You don’t necessarily have to use a shuttle service to embark on a MO float trip. You just need to have two cars available for transporting you and your boats or floats. With this scenario, you pick your stretch of river, choose your campground if necessary, drop one car at your endpoint, and then drive the other car with your floats up to your starting point. This gives you the flexibility to start and end your float trip whenever you want.
What Should I Bring on a Float Trip?
When it comes to planning a float trip, figuring out what to bring is one of the most important aspects. It’s kind of like planning for a sunny day at the beach, but you also want to make sure that all of your gear can get wet, because there’s a good chance that it will. The following packing list assumes that you are embarking on a traditional day-long float trip.
- Swimsuit – Your float trip swimsuit should not be your most expensive and cherished suit. It will likely get muddy and the river mud will sometimes stain white or light bathing suits.
- Drybag – The vessel you use to float down the river will dictate how much you bring. If you are floating in an inner tube, you can invest in a drybag for your clothes, keys, wallet, and phone, and attach it to the side of the tube with some paracord or a carabiner. If you are taking your float trip in a boat, you can bring more gear, so you will need a bigger dry bag. I recommend a minimum of 20 liters.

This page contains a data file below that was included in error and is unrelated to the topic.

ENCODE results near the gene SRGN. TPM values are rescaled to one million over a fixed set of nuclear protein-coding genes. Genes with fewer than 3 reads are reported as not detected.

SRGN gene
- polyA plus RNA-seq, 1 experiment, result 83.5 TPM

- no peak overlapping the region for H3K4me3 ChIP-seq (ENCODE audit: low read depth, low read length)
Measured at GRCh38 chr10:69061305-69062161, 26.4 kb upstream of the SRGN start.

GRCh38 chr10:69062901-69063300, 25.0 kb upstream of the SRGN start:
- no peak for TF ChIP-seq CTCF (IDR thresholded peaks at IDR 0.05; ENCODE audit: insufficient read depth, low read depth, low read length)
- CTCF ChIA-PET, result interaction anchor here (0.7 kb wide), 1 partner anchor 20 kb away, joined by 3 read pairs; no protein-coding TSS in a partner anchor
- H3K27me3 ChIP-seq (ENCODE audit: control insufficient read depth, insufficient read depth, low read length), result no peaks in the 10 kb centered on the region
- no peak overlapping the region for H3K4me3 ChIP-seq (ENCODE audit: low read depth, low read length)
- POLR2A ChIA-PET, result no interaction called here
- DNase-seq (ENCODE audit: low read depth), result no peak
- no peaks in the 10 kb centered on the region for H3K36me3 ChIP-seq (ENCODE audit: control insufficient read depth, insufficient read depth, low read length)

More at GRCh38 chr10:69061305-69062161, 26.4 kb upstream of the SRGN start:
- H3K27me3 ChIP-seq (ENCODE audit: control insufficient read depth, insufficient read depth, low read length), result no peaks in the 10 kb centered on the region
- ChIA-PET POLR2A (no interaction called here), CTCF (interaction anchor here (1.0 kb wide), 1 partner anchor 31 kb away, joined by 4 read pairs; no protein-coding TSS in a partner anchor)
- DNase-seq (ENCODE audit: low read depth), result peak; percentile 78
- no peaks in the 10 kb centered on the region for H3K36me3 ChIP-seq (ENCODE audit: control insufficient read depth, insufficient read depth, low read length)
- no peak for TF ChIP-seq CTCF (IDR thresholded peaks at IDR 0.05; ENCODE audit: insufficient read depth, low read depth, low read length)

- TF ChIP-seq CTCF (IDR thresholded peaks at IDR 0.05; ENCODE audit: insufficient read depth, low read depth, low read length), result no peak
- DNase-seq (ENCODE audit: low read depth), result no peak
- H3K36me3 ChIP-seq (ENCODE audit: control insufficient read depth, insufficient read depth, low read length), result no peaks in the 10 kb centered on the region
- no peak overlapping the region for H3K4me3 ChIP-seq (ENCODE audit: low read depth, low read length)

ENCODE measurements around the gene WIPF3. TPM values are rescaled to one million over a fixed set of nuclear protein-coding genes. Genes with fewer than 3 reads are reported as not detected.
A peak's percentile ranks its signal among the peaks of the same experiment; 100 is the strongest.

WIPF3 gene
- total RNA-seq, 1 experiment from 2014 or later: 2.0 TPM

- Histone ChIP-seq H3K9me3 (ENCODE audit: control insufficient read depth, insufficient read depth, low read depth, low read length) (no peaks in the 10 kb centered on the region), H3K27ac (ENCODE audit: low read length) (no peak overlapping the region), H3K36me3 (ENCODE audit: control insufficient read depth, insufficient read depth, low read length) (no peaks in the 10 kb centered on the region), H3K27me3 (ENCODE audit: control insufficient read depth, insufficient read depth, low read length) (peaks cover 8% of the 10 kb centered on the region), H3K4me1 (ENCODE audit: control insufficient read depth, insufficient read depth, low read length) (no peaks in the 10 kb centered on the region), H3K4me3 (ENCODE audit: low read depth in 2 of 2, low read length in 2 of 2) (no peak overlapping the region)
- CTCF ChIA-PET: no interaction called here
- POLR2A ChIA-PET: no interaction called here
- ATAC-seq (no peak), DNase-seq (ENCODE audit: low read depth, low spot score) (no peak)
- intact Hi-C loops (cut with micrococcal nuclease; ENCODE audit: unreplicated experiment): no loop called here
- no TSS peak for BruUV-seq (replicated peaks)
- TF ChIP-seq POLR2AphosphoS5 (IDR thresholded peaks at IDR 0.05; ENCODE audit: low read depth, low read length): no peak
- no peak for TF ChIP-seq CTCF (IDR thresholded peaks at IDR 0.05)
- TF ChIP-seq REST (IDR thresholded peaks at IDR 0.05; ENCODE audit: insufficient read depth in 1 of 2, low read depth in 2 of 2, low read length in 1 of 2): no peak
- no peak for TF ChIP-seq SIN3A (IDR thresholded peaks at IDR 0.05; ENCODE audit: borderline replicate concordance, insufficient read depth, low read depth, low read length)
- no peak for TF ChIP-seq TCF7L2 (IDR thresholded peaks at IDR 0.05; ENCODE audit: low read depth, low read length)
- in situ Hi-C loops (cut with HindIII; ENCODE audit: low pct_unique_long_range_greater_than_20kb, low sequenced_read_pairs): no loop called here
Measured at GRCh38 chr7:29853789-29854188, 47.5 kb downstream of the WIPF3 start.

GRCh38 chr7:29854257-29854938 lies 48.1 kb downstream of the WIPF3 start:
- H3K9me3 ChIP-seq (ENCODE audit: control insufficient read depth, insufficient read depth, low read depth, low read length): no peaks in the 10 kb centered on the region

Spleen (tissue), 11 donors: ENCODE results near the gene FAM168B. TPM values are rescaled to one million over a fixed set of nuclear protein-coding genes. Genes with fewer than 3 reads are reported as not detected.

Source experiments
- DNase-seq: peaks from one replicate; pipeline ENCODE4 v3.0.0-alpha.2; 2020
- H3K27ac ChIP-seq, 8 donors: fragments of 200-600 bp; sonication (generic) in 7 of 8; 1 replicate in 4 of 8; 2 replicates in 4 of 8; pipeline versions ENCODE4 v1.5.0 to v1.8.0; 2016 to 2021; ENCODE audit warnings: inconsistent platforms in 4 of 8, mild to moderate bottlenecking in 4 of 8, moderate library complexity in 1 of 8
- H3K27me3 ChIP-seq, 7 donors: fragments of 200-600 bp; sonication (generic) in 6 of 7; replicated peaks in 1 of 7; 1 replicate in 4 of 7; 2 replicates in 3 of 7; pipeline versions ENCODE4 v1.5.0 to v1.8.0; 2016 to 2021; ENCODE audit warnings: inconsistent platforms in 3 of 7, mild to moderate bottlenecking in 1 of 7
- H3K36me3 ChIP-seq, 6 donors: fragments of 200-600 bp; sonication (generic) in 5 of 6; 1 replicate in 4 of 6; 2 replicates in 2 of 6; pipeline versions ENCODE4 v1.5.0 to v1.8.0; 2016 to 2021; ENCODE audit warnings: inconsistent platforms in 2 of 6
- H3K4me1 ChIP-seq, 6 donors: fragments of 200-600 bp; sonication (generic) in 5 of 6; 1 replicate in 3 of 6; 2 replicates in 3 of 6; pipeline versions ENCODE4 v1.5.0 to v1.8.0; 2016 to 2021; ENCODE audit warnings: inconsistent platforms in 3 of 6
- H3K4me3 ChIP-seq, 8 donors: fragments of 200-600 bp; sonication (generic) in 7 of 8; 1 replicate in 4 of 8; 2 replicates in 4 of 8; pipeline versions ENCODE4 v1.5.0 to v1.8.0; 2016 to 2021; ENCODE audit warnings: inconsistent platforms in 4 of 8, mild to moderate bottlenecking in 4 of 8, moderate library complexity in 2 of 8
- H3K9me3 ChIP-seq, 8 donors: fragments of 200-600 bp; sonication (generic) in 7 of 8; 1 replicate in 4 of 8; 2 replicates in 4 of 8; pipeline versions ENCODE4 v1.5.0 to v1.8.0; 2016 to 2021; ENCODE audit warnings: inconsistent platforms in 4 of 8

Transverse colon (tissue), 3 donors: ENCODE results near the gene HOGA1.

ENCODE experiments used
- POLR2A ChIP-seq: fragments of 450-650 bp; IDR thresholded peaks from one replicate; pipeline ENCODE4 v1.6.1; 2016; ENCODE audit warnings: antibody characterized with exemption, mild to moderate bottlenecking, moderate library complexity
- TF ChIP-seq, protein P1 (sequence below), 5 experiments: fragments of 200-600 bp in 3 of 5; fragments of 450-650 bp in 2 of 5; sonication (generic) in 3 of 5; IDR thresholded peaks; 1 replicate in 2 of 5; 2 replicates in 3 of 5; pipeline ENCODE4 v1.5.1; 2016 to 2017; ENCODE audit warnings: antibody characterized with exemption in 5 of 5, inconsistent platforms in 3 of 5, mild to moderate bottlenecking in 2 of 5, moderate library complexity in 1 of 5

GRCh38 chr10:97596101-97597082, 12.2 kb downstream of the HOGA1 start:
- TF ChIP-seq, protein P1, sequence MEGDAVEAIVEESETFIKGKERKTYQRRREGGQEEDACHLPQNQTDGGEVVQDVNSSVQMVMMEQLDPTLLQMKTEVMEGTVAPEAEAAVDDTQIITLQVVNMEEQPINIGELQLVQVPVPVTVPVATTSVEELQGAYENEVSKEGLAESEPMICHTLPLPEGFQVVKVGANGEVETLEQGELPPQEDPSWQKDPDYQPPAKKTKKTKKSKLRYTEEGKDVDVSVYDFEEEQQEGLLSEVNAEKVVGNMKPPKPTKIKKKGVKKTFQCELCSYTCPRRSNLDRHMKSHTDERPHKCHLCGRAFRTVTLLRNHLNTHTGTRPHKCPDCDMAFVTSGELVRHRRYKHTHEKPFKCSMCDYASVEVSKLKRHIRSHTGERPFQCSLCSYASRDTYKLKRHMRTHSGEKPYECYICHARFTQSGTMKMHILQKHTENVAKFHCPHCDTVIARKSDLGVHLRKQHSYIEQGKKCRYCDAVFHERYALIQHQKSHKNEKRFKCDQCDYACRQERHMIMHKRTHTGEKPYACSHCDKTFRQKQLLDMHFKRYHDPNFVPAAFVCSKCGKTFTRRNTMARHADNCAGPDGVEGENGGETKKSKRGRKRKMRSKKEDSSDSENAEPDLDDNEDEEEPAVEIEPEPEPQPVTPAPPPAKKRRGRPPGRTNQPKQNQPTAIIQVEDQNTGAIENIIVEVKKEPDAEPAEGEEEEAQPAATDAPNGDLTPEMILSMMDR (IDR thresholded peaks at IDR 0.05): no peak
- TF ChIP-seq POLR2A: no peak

- Towel – A regular old beach towel will do fine, but if you’re short on space, try a packable camp towel.
- Waterproof phone case – Especially important if you plan on using your phone for taking pictures, videos, or listening to music during your float trip.
- Water bottle – It can be very easy to forget to drink when floating. Don’t forget to stay hydrated. (We love Hydroflask by the way!)
- Lunch and snacks – Pack a non-perishable picnic and store it in your dry bag. Another option is to invest in a floating cooler for the river to take along with you. Great snacks include trail mix, beef jerky, string cheese, granola bars, fruit, and chopped veggies.
- Water shoes – Sandals, like our favorite Keen Rose Sandals or Xero Shoes work well, as do form-fitting water shoes. Don’t forgo these, as there are lots of rocky bottoms and shores.
- Flashlight or headlamp – In case you’re floating after dark.
- Sunscreen, bugspray, and a basic first aid kit Get 10% off first order at MyMedic.com
- Sunglasses (If you order through Blountville Family Eyecare, we will give you a 20% discount: Call the office and tell them you saw it on VeraVise Outdoor Living. We can only ship in the US)
Optional Gear for Your MO Float Trip
In addition to the necessities mentioned above, the following items make a great addition to any float trip.
- Go Pro or Underwater Camera – If you want to capture every crazy moment on the water, stash your phone somewhere safe, and opt for a rugged, waterproof camera that you won’t have to worry about keeping dry. (AKASO also makes a great waterproof camera as a budget option)